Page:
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We Can’t Police Our Way Out of Homelessness and Mental Health Crises

We know the real solutions to these problems.

Carson Mathius / Shutterstock
By: Beth Haroules Director of Disability Justice Litigation, Legal Department & Simon McCormack Senior Writer, Communications

When Michelle Go was pushed to her death on the Times Square subway tracks last month, it was a tragedy on multiple levels.

It was a tragedy for Go’s family and friends, one of whom described her as “the person who did everything right.” It was a tragedy for New York’s Asian-American community – of which Go was a member – who have endured a spike in violence against them since the pandemic began.

It was a tragedy that highlighted New York’s underfunded and inadequate mental health care system that regularly fails New Yorkers. And it was also another reminder of the tragedy of tens of thousands of homeless New Yorkers who sleep in violence-plagued shelters or on the cold streets every night.

Martial Simon, the man accused of pushing Go had a long history of struggling with mental illness and homelessness and he regularly complained he could not get the treatment he needed.

People with mental illness are much more likely to be the victims of violence than to commit violence. But whenever an incident like the one in January makes headlines, the response from many policymakers is predictable: More police, more coercion of people with mental illness, and – at best – only nods to the deeper problems that cause homelessness, mental health crises, and violence.

Using the police as the solution to deep-rooted issues of homelessness, racism, and a dearth of mental health care resources does not get at the heart of the social ills we are facing. It could actually make things worse by, for example, saddling people with criminal records that make it harder for people to obtain housing. And studies have made clear that coercing people into getting mental health care is ineffective and does little to actually improve people’s mental health.

There is another way.

More Supportive Housing

There are more than 90,000 homeless people on any given night in New York State, and not nearly enough affordable housing for them to live in. Many people experiencing homelessness are afraid to stay in shelters, which are too often violent, dirty places where diseases can easily spread, especially during the pandemic.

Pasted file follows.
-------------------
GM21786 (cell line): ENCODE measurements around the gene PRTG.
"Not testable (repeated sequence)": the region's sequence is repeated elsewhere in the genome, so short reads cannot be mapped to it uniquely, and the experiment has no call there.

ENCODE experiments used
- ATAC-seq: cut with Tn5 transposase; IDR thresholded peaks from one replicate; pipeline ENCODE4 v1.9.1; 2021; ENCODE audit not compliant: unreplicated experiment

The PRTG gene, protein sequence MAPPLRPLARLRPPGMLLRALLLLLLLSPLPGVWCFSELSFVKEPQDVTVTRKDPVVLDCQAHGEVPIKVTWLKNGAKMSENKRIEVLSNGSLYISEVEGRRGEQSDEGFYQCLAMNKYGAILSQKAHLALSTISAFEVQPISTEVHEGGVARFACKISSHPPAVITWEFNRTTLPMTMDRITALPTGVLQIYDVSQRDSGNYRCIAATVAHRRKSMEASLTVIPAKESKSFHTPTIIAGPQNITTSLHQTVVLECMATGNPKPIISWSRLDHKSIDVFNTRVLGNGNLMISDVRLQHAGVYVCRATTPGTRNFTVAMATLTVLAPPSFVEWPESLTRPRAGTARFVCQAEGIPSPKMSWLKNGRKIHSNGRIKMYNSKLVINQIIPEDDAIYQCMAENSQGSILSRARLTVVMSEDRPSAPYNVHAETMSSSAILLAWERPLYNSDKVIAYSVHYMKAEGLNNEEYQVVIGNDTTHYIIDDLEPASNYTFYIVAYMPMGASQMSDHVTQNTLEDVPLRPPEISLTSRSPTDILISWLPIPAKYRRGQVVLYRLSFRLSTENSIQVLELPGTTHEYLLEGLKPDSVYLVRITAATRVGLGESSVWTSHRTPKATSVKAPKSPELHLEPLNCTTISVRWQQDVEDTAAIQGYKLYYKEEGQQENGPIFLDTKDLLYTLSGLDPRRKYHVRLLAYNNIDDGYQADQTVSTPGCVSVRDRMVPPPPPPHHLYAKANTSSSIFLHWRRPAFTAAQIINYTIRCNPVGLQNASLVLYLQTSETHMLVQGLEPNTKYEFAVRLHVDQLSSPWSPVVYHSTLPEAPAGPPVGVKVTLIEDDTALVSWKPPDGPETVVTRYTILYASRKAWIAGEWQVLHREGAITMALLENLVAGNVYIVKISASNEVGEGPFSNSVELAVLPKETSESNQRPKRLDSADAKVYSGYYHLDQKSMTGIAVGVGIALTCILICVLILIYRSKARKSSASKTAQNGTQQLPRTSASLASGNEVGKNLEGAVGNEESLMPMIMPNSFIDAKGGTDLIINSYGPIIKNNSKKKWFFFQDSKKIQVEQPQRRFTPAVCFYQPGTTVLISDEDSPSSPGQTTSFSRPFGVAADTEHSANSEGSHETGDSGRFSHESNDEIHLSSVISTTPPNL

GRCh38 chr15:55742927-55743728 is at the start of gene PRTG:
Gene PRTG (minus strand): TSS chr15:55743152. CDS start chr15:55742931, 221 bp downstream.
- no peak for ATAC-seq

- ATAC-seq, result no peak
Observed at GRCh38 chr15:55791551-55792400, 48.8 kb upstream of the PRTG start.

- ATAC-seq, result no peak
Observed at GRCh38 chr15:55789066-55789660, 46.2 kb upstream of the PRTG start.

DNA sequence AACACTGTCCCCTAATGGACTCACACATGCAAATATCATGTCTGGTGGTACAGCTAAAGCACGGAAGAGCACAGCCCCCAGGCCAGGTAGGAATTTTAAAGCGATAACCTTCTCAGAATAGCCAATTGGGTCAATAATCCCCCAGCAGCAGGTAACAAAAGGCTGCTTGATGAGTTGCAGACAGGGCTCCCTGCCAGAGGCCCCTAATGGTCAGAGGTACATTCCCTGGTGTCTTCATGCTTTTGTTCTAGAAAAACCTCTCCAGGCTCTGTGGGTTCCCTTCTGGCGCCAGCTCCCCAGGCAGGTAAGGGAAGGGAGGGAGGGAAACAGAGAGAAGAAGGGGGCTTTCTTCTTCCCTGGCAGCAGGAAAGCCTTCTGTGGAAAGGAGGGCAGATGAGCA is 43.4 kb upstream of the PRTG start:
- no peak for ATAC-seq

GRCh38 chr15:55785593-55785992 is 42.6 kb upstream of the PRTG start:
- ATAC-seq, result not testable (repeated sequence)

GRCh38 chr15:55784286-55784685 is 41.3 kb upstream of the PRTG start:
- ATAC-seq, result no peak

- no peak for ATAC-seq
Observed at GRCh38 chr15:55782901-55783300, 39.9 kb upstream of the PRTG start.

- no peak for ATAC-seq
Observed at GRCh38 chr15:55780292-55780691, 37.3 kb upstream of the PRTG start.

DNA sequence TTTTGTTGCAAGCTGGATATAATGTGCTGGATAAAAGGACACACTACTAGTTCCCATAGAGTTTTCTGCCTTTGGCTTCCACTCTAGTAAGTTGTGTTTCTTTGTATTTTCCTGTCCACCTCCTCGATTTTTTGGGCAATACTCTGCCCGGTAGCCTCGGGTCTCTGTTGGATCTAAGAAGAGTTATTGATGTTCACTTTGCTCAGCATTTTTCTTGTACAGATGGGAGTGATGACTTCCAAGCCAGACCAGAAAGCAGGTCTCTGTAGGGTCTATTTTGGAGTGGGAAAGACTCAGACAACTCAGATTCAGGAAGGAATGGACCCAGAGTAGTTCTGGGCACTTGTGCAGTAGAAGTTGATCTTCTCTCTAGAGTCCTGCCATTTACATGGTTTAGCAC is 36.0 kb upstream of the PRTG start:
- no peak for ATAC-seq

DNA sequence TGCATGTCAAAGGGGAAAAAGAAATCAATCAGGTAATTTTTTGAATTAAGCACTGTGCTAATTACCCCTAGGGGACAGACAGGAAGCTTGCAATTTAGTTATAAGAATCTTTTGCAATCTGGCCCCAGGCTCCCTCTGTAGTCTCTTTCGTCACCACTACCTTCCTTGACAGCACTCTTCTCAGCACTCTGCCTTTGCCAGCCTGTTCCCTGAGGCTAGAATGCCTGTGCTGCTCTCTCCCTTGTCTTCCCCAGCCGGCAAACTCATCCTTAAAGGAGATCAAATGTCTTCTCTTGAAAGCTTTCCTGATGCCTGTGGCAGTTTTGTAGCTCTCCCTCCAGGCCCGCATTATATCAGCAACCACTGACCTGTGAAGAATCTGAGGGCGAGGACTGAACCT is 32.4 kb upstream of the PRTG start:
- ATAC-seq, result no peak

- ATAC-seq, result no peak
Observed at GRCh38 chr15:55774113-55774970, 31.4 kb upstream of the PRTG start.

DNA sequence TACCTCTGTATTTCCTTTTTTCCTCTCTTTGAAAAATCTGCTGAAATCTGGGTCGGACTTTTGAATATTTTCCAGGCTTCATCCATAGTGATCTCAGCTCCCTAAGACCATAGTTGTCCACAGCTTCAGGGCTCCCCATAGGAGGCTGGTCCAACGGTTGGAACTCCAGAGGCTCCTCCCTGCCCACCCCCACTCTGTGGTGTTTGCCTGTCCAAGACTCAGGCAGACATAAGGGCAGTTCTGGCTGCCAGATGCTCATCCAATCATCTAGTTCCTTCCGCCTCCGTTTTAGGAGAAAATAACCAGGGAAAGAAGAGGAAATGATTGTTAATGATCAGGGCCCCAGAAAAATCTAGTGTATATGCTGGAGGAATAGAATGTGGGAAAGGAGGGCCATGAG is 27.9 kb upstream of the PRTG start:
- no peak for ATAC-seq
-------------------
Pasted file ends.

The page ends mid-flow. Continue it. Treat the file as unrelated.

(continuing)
Studies cited by the Coalition for the Homeless indicate that the large majority of homeless New Yorkers living on the street are people with mental illness or other severe health problems. The Coalition notes that permanent supportive apartments – where people can easily access services – paired with mobile mental health outreach teams are the “most effective permanent housing solution … for those who opt to stay in public places instead of shelters.”

Gov. Hochul’s budget calls for the creation of 10,000 more supportive housing units to be phased in over five years. But that isn’t nearly enough given that there are 92,000 homeless people in New York today, and more people are expected to become homeless with the lifting of the state’s eviction moratorium in January.

Local governments have also failed to put up the resources needed to end or even significantly reduce homelessness. Many, including New York City, actually plan to reduce spending on homeless services.

More Psychiatric Services

By almost any metric, our state’s mental health care system is in desperate need of more funding, staff, and services.

There are not enough community-based services, there is a shortage of crisis stabilization beds for people in acute mental health emergencies, and there are certainly not enough resources for psychiatric centers. As a result, people in need of services are sometimes merely forcibly medicated and then quickly discharged back to the street, without enough support to keep them from coming back.

Organizations that represent mental health care workers say the workforce “is on life support.”